Legacy environments, ageing hardware and heavily integrate systems are creating a drive for more government departments and public sector bodies to transition to a Cloud-based future to leverage flexibly, cost control and innovation. We highlight five key lessons for success that have emerged from some of our recent projects for Cloud-bound clients.
While the commodity-based catalogue nature of G-Cloud may have streamlined procurement, it still leaves work to do for both parties in establishing the close, coherent working relationship that underpins any successful project. Ensure that those early days of engagement afford both sides an opportunity to assess character, calibre and chemistry of the respective teams and build the trust, openness and dialogue that will be pivotal to keeping things on track.
This is not just about a supplier having the requisite security accreditations and clearances, it’s about how both parties conduct the project: there needs to be full auditable governance throughout. Consider not just making the data secure but the process itself, separating the environment and using a standalone, dedicated team.
Given that a) migrations are often complex or large or both, b) that it is unlikely that anything of this scale has been undertaken before, and c) legacy systems often suffer from very poor documentation, it really pays to take time over the discovery and planning phase. Clients who have invested at the front end have never regretted that extra effort taken, invariably citing it as a critical success factor post go-live, despite the initial eagerness to ‘get on’ at the outset. That means meticulous consideration of both the structural and technical aspects; a deep-dive analysis of the ageing hardware, operating systems, software and configurations; expert mapping of the optimum migration strategy; the factoring in of the physical moving and logical transitioning of the estate, and comprehensive contingency and scenario planning.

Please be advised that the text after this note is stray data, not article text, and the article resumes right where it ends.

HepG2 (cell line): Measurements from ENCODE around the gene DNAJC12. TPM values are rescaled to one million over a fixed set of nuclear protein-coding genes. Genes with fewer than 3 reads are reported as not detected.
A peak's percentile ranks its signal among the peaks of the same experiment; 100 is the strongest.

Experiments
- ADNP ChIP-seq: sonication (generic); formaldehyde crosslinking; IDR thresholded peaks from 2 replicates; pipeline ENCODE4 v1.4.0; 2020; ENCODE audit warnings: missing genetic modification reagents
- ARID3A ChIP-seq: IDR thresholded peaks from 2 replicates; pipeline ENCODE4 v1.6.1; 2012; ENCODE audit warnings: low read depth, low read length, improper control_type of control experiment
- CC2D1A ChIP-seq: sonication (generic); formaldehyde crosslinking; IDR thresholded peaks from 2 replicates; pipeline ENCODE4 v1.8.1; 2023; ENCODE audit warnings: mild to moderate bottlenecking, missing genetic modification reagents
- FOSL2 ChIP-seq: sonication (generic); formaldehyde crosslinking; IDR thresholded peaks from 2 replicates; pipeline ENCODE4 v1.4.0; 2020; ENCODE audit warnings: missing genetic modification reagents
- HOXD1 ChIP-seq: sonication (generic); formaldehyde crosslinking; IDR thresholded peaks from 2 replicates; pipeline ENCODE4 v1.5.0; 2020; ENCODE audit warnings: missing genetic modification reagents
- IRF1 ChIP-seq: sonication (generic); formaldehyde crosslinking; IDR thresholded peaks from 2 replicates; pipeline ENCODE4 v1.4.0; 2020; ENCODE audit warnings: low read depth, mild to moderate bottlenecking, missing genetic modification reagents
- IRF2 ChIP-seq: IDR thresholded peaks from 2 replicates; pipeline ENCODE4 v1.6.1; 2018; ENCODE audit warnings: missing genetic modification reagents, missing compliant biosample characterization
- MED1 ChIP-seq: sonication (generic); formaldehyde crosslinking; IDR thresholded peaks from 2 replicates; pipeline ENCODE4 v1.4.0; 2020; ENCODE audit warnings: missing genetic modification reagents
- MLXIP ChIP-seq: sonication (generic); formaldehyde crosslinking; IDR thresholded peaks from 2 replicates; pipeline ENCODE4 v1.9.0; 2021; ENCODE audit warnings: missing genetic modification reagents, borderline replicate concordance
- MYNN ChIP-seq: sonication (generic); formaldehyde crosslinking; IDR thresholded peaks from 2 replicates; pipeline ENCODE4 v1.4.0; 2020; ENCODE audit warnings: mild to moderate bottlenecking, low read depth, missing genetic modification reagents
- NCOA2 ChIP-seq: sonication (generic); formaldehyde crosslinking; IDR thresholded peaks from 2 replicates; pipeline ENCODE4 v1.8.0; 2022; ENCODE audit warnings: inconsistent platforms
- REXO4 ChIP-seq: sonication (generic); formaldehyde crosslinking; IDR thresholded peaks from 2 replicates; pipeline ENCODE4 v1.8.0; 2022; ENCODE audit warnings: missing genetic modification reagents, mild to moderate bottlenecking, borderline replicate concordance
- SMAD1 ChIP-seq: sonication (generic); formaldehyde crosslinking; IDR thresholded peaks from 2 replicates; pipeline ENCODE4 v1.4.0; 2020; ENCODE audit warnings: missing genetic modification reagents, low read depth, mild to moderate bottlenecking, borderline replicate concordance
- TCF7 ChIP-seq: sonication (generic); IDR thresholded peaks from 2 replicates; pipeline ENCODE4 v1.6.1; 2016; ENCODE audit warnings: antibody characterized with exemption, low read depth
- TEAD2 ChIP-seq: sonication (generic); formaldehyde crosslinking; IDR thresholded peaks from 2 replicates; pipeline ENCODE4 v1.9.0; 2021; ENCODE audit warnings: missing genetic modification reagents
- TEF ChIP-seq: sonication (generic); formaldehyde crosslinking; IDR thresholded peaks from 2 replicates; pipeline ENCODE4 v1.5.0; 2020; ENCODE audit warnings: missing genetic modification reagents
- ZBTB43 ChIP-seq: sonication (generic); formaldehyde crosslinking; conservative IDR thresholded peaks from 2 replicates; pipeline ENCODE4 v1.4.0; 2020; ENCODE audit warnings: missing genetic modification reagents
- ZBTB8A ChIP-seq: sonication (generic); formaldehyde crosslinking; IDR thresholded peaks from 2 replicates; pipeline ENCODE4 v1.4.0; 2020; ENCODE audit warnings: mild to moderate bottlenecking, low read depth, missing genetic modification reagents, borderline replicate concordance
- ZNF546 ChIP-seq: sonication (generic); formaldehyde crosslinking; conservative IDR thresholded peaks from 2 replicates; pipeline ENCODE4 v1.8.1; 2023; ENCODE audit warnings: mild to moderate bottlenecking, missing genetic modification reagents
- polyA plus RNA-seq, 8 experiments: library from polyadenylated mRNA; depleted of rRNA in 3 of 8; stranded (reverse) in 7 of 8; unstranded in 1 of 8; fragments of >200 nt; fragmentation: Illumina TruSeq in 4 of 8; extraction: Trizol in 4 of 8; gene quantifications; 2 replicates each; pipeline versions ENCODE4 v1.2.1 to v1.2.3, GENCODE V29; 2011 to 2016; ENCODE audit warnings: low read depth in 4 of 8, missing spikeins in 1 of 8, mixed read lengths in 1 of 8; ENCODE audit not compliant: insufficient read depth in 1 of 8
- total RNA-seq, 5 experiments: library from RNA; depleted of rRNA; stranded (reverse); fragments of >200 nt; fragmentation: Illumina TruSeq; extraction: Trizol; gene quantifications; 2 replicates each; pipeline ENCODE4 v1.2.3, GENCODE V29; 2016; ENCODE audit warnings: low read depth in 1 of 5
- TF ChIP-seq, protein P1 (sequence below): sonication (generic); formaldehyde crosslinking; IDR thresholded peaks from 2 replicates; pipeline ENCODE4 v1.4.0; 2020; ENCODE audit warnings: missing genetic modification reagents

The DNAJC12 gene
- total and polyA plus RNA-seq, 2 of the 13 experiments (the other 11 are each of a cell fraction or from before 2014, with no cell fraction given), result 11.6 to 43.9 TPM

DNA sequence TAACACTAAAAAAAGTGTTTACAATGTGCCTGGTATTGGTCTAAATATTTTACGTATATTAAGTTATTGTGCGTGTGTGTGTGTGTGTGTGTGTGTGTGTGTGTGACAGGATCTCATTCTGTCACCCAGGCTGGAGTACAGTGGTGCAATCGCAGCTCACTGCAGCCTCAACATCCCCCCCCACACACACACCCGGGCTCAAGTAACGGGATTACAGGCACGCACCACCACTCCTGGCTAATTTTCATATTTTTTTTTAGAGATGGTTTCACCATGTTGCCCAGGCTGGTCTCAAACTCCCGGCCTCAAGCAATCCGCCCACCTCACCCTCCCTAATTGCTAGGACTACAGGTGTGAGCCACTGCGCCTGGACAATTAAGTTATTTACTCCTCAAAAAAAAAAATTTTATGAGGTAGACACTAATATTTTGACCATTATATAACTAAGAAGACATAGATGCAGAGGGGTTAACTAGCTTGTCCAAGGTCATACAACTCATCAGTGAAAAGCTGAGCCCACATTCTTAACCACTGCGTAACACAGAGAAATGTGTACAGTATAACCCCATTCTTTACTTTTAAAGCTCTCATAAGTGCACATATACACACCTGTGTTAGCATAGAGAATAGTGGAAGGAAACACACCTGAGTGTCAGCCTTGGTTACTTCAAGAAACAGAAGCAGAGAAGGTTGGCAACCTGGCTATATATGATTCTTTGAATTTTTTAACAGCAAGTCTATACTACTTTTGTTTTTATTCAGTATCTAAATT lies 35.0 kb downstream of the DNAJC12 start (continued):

While a project must start with a detailed plan and clear timescales, changes, either desirable or made necessary, are almost inevitable with projects of any real size and scope. Ensure that the collective team has the attitude and capabilities to respond effectively in this instance. If going for a staged migration, be sure to build in enough time to resolve any issues. If opting for the ‘big bang’, insist on a comprehensive and exhaustive “dress rehearsal” with again time allowed for remediation work where necessary. Where changes cause a critical divergence of opinion and impact directly on the original project plan, prioritise finding an acceptable way forward for both parties – know how far to flex without failing the project.
Many projects do not have the luxury of being self-contained, discrete developments, progressed independently of live systems. They need to safeguard normal live running for users right up to the cut-over point, which puts the onus on a robust solution for keeping data fully synchronised throughout the lifecycle of the project. For users, it should be business as usual up to close of play Friday and same again come Monday morning.